affairs continued till the war broke out in 1861, at
which time the white people deserted their church,
(Wall Street) leaving it for quite a while accessible
to the colored people.
In 1865 through the influence and instructions of
Rev. Wm. Troy, missionary of the North-Western
Missionary Baptist Convention, the Rose Hill church
was represented in said convention in session at St.
Louis, Mo., by Bros. R. Pollard and D. Holley. When
these delegates returned to Mississippi, the conven¬
tion commissioned and sent with them the Rev. Dr.
J. F. Boulden to Natchez, Miss., whose business it
was to work among his people and denomination on
both sides of the river as far as possible. Dr. Boul¬
den took charge of the congregation at Natchez which
again worshipped in the Wall Street church then de¬
serted by the white Baptists during the war. Dr.
Boulden labored in this field till 1867, when he was
called by the M. U. Baptist church, Columbus, Miss.
When he left, the congregation again fell to the pas¬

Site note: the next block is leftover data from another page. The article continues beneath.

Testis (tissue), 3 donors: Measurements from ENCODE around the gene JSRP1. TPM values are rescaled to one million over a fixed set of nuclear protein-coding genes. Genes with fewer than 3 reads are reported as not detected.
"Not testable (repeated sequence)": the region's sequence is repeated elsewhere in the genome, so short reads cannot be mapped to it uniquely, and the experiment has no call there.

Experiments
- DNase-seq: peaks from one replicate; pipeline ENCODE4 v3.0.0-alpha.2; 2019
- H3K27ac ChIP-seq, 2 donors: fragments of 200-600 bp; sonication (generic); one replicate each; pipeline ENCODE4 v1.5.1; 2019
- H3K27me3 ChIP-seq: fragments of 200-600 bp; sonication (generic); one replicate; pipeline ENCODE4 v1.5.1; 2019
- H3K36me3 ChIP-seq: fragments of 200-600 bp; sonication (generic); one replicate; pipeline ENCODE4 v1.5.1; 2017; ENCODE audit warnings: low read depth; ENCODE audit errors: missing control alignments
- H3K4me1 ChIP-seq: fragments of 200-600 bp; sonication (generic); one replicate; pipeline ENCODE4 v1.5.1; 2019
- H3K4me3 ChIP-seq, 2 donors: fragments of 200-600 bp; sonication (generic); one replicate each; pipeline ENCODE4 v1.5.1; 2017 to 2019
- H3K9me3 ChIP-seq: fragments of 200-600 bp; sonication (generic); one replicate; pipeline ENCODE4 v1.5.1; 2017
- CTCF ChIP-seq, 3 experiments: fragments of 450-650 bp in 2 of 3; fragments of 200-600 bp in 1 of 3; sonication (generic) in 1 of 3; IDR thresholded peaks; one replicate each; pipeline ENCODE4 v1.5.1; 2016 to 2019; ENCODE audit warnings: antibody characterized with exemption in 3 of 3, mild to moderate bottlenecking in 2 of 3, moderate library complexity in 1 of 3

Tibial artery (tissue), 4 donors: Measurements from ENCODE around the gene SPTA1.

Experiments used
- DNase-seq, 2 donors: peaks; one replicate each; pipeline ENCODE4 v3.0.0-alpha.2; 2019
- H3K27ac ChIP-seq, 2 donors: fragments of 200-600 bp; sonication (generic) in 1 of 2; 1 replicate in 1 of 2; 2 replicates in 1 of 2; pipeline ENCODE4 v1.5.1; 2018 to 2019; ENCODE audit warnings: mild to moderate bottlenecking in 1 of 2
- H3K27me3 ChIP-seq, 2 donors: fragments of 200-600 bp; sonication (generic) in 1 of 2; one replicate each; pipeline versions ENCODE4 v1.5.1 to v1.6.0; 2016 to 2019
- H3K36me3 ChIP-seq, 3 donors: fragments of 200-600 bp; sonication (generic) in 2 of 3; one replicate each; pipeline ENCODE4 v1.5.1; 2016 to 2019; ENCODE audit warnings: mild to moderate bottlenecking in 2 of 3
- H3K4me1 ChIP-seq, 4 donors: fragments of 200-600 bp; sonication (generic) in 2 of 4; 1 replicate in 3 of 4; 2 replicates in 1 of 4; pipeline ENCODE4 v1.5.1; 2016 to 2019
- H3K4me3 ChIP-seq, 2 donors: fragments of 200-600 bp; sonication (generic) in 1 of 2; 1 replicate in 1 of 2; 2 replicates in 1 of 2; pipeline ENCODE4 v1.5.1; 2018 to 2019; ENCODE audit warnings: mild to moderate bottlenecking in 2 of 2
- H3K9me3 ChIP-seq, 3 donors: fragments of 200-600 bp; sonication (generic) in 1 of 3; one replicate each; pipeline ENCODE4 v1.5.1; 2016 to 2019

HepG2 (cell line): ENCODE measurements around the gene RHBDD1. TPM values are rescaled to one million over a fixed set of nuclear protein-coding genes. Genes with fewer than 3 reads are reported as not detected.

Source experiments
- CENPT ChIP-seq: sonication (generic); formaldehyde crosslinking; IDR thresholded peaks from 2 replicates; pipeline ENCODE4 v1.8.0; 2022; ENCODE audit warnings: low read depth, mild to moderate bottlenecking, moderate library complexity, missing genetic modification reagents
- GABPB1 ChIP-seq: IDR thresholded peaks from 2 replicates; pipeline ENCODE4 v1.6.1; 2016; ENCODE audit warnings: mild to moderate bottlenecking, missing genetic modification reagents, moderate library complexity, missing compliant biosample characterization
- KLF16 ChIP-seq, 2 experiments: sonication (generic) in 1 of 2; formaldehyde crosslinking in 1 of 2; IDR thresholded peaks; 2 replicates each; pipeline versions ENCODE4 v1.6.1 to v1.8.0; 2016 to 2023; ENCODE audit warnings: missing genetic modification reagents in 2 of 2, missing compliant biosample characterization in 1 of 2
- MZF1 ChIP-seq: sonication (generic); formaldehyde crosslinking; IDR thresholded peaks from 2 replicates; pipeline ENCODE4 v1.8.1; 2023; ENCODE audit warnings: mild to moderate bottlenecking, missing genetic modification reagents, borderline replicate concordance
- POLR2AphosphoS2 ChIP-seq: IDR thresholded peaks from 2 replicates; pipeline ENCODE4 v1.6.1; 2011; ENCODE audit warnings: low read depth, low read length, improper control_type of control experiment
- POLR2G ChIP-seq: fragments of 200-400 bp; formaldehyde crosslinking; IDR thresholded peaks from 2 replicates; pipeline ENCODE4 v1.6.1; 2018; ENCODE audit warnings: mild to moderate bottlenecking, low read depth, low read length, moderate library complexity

toral charge of Bro. Pollard, who was now quite a
preacher. After Dr. Boulden left Natchez the white
Baptists, having returned from the war, again took
possession of the Wall Street church and forced Rev.
Pollard and a congregation of four or five hundred to
seek shelter again in the Rose Hill church. Finding
this house now too small to accommodate them they
decided to divide the congregation; whereupon a part
remained at the Rose Hill church with Rev. Pollard
as their pastor while the other part was organized
into a church by a Northern preacher by the name of
Tross(?) and worshipped in an abandoned school
house once used by northern teachers. That part of
tfre comgregation under the pastoral charge of Rev.